By Shiai Mata
This has been a bad week for pro wrestling. First, there was the passing of historian James C. Melby. And now comes word of the death of promoter Bob Luce.
I don't imagine that the name of Bob Luce means much of anything to any Midwestern wrestling fans under the age of 35 or so, but back when I was a kid and I first got into watching pro wrestling, Luce was THE man.
Bob Luce promoted in Chicago , working with both the Minneapolis-based AWA and the smaller WWA (owned by Dick the Bruiser), which controlled the markets in Detroit and Indianapolis. Bob Luce was a showman that would have done P.T. Barnum proud, one who not only brought in national-level talent, but who discovered and nurtured fresh talent as well. These days, an indy promotion can claim a victory if it puts 100 paying customers in the seat at any given show. During Luce's heyday in the 60s and 70s, you could measure his house show crowds in the thousands. He would fill the Chicago International Amphitheatre (site of the infamous 1968 Democratic Convention) month after month, and for his big shows, he would pack old Comiskey Park , home of the White Sox.
In the early 1970s, Luce landed a weekly TV show on Channel 44. Sunday mornings, I used to tune in to his "All Star Championship Wrestling". Now, these days, when a promoter uses the term "All Star," you can almost always translate that into "No Stars." But Luce came through, week after week. Here are just some of the wrestlers who worked for him that I saw on TV: Verne Gagne, Nick Bockwinkle, Billy Robinson, Baron Von Raschke, Dick the Bruiser, the Crusher, Mad Dog Vachon, the Valiant Brothers, Pepper Gomez, Ox Baker, the Blackjacks, Ken Patera, Ray Stevens, Bruiser Brody, Larry Hennig, Ric Flair, Sgt. Slaughter, Hulk Hogan, Jesse Ventura, the Road Warriors, and Andre the Giant.
Luce pioneered the "talk show" format for a wrestling show, interspersing matches with interviews (a format which would be very successfully adopted in the early 80s by Vince McMahon and the WWF). He realized that giving the workers a televised format to address their rivals would build tremendous heat for their matches. The undisputed kings of working the mike were Nick Bockwinkle (who was, in TV parlance, perfectly "cool" on camera) and his manager, Bobby "the Brain" Heenan, who would fly off into angry hysterics.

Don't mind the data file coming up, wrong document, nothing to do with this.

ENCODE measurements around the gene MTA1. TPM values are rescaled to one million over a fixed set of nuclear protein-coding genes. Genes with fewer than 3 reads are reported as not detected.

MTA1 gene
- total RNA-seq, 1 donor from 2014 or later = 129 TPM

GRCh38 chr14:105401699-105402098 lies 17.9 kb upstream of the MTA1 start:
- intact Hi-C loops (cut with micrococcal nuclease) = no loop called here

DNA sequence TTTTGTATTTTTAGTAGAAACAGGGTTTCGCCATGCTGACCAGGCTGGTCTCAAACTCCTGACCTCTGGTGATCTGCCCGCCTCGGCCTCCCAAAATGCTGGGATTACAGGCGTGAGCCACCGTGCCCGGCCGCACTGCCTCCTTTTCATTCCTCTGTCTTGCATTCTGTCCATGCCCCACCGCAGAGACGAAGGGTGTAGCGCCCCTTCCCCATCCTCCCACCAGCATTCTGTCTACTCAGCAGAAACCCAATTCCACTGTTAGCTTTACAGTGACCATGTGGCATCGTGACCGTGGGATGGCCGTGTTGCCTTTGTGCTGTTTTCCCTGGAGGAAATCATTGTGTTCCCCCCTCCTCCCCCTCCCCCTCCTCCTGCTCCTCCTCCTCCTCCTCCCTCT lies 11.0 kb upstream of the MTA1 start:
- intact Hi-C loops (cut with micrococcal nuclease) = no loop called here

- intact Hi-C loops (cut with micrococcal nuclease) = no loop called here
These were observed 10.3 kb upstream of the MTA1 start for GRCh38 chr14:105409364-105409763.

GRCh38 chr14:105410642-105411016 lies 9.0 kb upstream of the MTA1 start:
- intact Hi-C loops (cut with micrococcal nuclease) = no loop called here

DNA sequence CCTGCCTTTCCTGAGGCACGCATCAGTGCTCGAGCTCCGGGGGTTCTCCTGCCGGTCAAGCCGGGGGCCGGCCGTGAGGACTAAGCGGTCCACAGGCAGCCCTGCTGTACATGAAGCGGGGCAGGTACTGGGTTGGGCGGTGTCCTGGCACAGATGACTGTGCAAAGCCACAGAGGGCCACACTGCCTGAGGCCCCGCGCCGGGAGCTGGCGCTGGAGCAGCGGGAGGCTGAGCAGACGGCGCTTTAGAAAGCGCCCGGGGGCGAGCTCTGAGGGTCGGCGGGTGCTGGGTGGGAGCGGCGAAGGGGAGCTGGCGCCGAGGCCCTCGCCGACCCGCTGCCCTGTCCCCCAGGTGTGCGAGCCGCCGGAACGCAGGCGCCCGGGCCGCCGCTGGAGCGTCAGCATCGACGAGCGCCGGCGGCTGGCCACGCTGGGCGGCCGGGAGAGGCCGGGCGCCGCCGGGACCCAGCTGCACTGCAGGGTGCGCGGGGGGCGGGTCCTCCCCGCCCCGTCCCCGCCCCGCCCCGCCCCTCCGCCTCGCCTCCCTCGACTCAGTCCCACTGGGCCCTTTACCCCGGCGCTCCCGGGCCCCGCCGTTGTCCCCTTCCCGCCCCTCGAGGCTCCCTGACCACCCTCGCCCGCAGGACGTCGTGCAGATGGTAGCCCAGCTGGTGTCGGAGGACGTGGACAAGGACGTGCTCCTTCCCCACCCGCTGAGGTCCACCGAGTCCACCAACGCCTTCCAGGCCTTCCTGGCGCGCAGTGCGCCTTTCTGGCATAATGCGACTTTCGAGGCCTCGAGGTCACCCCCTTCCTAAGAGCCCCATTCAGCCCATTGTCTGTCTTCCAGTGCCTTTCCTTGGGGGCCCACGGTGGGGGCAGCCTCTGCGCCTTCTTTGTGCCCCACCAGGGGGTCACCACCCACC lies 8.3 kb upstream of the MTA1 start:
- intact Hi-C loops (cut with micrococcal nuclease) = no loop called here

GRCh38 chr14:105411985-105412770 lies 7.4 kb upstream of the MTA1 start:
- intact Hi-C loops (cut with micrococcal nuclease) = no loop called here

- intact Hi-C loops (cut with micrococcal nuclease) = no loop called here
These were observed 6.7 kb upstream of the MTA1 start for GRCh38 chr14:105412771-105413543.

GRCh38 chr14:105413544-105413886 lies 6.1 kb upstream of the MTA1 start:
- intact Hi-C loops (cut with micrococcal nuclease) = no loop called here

He'd do crazy stunts on his show, like running a "Have a Dream Date with the Valiant Brothers" contest, or testing the fabled "Cast Iron Stomach" of Pepper Gomez, first by having Ox Baker jump on his abdomen from atop a ladder, and then by driving a VW Bug over his stomach in the studio!
Almost as good as the matches and the interviews were the commercials. Luce himself would do the voiceovers for Ben's Auto Sales, while Dick the Bruiser and Bobo Brazil would do them for One-Stop Market (where Bobo claimed he got his chitlin's by the case full!). Those ads were wonderfully low budget, but you know what? I still remember them clearly to this day, thirty years later. How many other commercials have that kind of staying power?
If the Luce promotion had a drawback, it was that he almost never used women wrestlers... which is curious, because he married a one-time lady wrestler himself, a girl named Sharon Lass. Sometimes he would run a women's match from a WWA card (the first time I ever saw Candi Divine in action was early in her career, when she wrestled Princess Jasmine in the WWA), and he did discover a newcomer named Sexy Sindy Paradise, who went on to some fame in the LPWA in the early 90s. But considering the wealth of female talent out there during his run, it's almost criminal that he bypassed virtually all of it. But, I have to say, that my interest in pro wrestling was developed and honed by Bob Luce, and that led me to check out the various wrestling magazines, where the photography of Gene Gordon first introduced me to the world of women's wrestling. So, I certainly owe a debt to Luce for that. Like a lot of the old-timers, Luce was steamrolled in the 80s by the WWF juggernaut. A product of the Old School, which held to traditional concepts like territories, he never comprehended the changes that McMahon would impose upon the business. When he got out of the business after decades of promoting, I had heard there was some bitterness on his part.
I only met Bob Luce once, around ten years ago. He was a special guest at an NWA-Midwest show, and I made the trip out there just to see him. The kids didn't know who he was, of course, but every adult fan there of a certain age knew him very well, and we flocked around him, plying him with questions, hanging on his words. I didn't sense any bitterness in him that night, but if there was any still within him, I hope that this outpouring of affection from his fans dispelled them forever.
Bob Luce was 79 years old upon his death a few days ago. But the man, like his legacy, remains timeless with me.
Thanks for everything, Bob.